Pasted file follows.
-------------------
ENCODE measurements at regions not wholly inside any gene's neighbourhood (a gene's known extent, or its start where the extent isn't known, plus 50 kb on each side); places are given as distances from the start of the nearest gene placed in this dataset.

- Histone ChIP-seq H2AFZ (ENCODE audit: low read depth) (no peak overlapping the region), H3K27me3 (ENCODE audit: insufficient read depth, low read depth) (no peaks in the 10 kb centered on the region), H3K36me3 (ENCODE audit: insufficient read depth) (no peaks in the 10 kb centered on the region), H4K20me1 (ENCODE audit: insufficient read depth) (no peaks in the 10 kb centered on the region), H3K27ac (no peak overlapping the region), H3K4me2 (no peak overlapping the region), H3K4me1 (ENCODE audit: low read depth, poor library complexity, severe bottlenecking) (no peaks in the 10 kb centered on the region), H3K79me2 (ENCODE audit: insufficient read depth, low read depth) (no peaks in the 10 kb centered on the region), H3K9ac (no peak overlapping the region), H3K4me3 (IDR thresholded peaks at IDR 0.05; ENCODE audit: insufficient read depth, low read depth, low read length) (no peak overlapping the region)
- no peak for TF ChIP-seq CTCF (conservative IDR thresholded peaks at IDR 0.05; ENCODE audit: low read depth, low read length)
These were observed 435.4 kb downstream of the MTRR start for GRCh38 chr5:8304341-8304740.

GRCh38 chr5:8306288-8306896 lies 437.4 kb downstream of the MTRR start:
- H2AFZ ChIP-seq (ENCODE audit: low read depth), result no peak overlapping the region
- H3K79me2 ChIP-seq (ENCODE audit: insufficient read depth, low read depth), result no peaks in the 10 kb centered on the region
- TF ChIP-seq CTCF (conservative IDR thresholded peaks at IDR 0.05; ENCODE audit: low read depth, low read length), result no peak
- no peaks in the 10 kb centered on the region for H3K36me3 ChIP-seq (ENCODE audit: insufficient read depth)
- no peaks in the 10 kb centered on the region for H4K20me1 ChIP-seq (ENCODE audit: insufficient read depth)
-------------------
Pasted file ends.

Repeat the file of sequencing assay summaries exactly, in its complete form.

ENCODE measurements at regions not wholly inside any gene's neighbourhood (a gene's known extent, or its start where the extent isn't known, plus 50 kb on each side); places are given as distances from the start of the nearest gene placed in this dataset.

- Histone ChIP-seq H2AFZ (ENCODE audit: low read depth) (no peak overlapping the region), H3K27me3 (ENCODE audit: insufficient read depth, low read depth) (no peaks in the 10 kb centered on the region), H3K36me3 (ENCODE audit: insufficient read depth) (no peaks in the 10 kb centered on the region), H4K20me1 (ENCODE audit: insufficient read depth) (no peaks in the 10 kb centered on the region), H3K27ac (no peak overlapping the region), H3K4me2 (no peak overlapping the region), H3K4me1 (ENCODE audit: low read depth, poor library complexity, severe bottlenecking) (no peaks in the 10 kb centered on the region), H3K79me2 (ENCODE audit: insufficient read depth, low read depth) (no peaks in the 10 kb centered on the region), H3K9ac (no peak overlapping the region), H3K4me3 (IDR thresholded peaks at IDR 0.05; ENCODE audit: insufficient read depth, low read depth, low read length) (no peak overlapping the region)
- no peak for TF ChIP-seq CTCF (conservative IDR thresholded peaks at IDR 0.05; ENCODE audit: low read depth, low read length)
These were observed 435.4 kb downstream of the MTRR start for GRCh38 chr5:8304341-8304740.

GRCh38 chr5:8306288-8306896 lies 437.4 kb downstream of the MTRR start:
- H2AFZ ChIP-seq (ENCODE audit: low read depth), result no peak overlapping the region
- H3K79me2 ChIP-seq (ENCODE audit: insufficient read depth, low read depth), result no peaks in the 10 kb centered on the region
- TF ChIP-seq CTCF (conservative IDR thresholded peaks at IDR 0.05; ENCODE audit: low read depth, low read length), result no peak
- no peaks in the 10 kb centered on the region for H3K36me3 ChIP-seq (ENCODE audit: insufficient read depth)
- no peaks in the 10 kb centered on the region for H4K20me1 ChIP-seq (ENCODE audit: insufficient read depth)